Urban particulate matter increases human airway epithelial cell IL-1β secretion following scratch wounding and H1N1 influenza A exposurein vitro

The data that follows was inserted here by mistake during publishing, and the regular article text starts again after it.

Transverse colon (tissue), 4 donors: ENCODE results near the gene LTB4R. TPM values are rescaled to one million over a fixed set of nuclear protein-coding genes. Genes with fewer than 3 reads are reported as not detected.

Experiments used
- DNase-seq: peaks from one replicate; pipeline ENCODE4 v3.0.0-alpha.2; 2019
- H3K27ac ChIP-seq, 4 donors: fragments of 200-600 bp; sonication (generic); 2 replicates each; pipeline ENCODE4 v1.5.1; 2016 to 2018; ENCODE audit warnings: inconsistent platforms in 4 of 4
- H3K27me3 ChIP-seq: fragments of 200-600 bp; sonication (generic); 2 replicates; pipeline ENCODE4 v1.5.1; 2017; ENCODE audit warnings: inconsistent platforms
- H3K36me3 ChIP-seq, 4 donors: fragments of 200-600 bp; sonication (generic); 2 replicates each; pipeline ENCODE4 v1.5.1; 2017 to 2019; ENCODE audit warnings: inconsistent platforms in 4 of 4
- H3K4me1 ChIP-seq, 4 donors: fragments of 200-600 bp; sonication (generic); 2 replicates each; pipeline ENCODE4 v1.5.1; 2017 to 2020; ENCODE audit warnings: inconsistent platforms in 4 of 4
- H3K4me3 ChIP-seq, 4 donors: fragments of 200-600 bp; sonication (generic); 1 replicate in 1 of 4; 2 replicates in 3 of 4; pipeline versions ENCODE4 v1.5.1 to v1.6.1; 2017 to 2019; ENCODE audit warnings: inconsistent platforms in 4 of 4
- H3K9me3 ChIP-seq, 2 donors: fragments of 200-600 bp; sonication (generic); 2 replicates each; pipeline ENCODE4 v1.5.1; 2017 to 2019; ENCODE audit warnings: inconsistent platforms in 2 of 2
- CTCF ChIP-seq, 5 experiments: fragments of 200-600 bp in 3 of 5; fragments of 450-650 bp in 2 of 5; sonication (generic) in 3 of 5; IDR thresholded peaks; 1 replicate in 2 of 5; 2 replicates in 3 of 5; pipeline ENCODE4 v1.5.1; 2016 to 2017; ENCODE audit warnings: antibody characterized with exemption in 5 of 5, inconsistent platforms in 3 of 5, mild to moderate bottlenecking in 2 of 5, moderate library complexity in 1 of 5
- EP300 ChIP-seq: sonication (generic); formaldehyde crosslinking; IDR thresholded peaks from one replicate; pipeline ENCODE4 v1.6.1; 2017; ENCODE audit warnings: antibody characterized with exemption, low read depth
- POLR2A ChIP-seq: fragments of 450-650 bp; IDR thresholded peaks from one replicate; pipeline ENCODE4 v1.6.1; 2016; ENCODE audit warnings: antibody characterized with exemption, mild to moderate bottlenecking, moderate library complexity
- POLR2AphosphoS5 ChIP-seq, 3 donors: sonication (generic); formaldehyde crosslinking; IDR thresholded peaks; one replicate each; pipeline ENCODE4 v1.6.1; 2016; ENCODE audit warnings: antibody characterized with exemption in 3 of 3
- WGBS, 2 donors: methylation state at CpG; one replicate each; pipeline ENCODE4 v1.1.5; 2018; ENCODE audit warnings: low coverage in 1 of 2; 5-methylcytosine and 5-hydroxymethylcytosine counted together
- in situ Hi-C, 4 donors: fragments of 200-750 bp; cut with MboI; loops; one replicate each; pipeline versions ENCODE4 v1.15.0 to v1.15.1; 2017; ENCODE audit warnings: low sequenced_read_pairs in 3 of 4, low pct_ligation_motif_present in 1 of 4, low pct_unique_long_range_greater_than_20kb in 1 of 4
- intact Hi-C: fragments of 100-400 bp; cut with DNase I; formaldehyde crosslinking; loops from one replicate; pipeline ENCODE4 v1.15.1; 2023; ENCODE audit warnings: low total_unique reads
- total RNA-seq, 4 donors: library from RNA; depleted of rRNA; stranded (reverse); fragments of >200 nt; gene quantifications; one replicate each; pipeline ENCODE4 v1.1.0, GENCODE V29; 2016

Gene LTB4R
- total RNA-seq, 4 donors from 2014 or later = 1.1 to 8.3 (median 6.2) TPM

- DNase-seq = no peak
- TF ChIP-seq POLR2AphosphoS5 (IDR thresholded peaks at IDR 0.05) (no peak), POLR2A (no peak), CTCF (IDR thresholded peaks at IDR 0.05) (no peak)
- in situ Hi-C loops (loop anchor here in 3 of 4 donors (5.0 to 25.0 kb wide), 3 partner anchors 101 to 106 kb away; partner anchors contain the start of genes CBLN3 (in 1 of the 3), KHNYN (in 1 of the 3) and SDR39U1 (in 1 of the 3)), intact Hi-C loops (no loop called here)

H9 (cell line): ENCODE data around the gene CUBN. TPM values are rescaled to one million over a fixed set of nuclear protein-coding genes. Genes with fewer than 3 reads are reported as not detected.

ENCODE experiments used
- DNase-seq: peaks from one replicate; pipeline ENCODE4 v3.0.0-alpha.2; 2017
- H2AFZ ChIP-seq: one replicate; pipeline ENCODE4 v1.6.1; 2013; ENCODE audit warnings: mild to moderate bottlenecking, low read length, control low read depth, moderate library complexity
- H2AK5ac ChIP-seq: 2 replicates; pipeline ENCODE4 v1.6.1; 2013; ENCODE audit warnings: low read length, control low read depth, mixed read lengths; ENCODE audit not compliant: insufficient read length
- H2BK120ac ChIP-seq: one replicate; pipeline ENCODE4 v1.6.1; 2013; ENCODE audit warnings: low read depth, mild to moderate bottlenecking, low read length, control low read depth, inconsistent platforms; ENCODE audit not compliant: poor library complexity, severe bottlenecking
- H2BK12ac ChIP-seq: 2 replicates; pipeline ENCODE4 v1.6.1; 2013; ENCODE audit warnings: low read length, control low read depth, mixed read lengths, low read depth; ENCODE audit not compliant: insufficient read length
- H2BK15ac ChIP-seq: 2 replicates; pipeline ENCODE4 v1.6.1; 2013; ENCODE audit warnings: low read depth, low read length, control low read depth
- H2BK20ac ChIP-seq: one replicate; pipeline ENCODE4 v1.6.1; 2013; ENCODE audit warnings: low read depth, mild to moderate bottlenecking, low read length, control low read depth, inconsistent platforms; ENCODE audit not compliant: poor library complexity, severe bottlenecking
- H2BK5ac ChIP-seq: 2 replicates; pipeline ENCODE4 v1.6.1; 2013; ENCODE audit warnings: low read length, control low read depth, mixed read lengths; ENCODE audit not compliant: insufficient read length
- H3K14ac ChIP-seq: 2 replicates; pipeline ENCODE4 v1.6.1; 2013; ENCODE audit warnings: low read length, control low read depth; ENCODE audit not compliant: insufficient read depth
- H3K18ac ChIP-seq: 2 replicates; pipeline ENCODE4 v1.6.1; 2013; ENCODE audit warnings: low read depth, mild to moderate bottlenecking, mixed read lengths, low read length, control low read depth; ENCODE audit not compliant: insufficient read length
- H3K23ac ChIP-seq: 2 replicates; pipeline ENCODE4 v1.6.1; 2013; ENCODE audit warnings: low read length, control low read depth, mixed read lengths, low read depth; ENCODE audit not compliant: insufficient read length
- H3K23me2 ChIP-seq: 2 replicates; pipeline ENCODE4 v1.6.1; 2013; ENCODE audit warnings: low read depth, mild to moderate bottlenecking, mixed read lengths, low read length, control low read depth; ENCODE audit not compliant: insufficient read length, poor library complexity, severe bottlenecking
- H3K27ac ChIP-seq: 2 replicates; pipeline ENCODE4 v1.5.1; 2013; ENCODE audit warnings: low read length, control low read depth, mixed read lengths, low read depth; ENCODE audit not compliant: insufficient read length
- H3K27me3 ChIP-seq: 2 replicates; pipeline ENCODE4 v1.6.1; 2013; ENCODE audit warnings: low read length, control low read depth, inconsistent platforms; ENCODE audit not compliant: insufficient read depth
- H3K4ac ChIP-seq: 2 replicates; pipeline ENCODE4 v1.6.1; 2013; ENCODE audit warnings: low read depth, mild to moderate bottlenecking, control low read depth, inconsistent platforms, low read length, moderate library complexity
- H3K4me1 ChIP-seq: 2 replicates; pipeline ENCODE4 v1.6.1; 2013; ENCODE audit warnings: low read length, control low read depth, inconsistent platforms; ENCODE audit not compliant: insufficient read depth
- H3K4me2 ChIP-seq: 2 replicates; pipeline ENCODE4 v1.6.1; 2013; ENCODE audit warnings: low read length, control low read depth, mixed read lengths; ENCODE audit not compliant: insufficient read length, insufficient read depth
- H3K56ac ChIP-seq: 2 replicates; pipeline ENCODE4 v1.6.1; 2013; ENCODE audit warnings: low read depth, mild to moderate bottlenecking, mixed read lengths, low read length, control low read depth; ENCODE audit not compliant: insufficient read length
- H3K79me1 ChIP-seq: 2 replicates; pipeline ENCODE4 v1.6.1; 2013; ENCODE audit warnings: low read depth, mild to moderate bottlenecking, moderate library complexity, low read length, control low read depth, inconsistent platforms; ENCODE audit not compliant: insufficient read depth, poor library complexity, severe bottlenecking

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PURPOSE: The airway epithelium represents the first line of defense against inhaled environmental insults including air pollution, allergens, and viruses. Epidemiological and experimental evidence has suggested a link between air pollution exposure and the symptoms associated with respiratory viral infections. We hypothesized that multiple insults integrated by the airway epithelium NLRP3 inflammasome would result in augmented IL-1β release and downstream cytokine production following respiratory virus exposure. MATERIALS AND METHODS: We performed in vitro experiments with a human airway epithelial cell line (HBEC-6KT) that involved isolated or combination exposure to mechanical wounding, PM10, house dust mite, influenza A virus, and respiratory syncytial virus. We performed confocal microscopy to image the localization of PM10 within HBEC-6KT and ELISAs to measure soluble mediator production. RESULTS: Airway epithelial cells secrete IL-1β in a time-dependent fashion that is associated with internalization of PM10 particles. PM10 exposure primes human airway epithelial cells to subsequent models of cell damage and influenza A virus exposure. Prior PM10 exposure had no effect on IL-1β responses to RSV exposure. Finally we demonstrate that PM10-priming of human airway epithelial cell IL-1β and GM-CSF responses to influenza A exposure are sensitive to NLRP3 inflammasome inhibition. CONCLUSIONS: Our results suggest the NLRP3 inflammasome may contribute to exaggerated immune responses to influenza A virus following periods of poor air quality. Intervention strategies targeting the NLRP3 inflammasome in at risk individuals may restrict poor air quality priming of mucosal immune responses that result from subsequent viral exposures.
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